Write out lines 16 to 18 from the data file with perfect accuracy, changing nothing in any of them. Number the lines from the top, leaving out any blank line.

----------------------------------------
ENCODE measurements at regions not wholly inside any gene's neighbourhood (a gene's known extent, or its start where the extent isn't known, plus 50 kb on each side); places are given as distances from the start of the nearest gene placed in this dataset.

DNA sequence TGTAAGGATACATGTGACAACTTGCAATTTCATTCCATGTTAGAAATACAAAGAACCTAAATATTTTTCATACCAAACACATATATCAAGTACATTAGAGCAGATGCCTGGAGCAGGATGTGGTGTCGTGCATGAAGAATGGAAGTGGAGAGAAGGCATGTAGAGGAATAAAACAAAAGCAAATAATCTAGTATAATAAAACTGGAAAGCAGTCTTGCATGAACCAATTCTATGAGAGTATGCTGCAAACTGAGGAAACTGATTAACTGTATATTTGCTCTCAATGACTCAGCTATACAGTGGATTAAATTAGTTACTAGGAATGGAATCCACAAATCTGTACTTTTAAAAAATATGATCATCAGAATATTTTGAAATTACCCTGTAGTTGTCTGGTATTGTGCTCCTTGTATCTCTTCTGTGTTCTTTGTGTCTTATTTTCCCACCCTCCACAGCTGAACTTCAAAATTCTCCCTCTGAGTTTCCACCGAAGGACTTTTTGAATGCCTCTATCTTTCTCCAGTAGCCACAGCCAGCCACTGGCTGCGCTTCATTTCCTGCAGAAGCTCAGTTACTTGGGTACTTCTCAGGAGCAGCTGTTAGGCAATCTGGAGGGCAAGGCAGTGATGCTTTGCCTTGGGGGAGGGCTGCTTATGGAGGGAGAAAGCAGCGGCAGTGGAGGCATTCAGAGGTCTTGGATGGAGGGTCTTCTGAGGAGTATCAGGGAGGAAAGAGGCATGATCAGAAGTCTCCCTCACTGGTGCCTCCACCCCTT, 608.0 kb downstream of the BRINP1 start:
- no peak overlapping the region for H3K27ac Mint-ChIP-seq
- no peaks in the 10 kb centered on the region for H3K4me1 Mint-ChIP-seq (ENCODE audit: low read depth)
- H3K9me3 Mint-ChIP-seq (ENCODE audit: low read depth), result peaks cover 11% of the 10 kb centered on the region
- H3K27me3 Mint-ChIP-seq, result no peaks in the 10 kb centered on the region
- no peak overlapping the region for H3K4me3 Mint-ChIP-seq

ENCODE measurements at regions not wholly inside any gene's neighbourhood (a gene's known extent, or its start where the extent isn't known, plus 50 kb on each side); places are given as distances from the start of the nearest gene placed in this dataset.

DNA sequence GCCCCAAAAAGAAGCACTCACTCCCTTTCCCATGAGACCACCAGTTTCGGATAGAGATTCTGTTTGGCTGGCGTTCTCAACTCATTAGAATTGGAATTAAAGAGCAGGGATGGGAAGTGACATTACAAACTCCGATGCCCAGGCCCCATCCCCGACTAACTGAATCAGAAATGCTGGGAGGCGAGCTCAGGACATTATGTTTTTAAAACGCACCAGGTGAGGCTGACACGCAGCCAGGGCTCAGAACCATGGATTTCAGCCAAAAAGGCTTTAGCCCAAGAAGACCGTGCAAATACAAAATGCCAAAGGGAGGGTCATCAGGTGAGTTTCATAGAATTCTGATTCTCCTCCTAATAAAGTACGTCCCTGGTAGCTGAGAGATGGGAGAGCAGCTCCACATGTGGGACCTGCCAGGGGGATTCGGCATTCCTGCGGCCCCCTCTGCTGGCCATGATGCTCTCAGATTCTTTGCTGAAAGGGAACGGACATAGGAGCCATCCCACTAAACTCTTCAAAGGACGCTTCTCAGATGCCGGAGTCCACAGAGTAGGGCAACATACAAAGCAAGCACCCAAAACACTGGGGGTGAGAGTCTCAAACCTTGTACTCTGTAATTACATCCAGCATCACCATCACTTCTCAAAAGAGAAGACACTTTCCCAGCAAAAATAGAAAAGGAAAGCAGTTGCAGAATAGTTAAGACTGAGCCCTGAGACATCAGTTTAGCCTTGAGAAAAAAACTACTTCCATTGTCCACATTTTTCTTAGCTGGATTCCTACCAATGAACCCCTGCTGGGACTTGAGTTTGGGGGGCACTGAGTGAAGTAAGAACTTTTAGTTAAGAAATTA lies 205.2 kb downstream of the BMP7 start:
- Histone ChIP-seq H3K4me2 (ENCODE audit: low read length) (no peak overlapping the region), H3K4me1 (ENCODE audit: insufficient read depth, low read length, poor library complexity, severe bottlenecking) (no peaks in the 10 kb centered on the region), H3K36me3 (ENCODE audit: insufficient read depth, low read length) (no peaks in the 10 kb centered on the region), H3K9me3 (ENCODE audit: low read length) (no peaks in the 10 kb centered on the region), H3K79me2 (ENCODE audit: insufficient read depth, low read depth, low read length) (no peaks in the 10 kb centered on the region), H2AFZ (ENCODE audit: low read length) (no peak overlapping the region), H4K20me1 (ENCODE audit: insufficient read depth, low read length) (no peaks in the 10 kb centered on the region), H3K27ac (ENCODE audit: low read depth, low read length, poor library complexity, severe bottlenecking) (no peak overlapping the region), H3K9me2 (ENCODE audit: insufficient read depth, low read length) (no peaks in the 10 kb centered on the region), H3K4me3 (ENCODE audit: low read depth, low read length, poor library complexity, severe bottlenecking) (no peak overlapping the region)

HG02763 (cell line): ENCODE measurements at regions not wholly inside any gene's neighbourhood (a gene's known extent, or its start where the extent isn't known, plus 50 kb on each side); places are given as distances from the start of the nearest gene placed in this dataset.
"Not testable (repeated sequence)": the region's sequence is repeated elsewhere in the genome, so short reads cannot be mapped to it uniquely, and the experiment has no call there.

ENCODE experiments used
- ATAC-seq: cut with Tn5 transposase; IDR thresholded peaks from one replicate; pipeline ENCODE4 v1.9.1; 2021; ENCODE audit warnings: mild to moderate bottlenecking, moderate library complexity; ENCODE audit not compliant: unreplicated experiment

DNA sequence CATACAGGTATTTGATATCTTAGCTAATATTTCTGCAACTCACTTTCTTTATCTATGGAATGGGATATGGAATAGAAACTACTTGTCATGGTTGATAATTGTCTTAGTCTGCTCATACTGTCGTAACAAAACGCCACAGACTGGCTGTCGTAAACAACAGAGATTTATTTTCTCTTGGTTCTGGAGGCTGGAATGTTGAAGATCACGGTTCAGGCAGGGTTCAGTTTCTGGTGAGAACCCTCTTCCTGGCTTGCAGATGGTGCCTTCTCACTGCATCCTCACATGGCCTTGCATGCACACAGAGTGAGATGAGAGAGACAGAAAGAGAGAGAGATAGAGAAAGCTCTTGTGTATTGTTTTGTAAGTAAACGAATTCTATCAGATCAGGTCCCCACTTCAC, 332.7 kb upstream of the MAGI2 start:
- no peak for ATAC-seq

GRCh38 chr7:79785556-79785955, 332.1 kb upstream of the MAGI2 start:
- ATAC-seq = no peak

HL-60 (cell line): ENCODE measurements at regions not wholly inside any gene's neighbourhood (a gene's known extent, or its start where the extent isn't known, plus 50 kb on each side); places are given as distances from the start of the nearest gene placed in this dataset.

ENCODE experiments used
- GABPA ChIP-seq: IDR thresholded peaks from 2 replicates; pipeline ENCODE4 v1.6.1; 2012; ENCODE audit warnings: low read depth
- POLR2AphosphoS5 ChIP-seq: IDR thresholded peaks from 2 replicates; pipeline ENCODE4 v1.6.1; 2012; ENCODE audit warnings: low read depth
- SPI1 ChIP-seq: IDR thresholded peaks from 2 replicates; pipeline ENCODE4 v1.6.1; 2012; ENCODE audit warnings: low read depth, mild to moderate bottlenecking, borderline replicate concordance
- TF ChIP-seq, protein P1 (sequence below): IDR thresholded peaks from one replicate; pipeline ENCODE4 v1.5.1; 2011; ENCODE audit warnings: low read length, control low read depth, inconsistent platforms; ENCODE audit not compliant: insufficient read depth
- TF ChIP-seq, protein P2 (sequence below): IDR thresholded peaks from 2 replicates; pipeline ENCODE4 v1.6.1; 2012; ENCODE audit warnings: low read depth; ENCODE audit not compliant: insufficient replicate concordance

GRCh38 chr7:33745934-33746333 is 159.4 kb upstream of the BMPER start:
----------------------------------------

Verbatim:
- no peak for ATAC-seq

GRCh38 chr7:79785556-79785955, 332.1 kb upstream of the MAGI2 start:
- ATAC-seq = no peak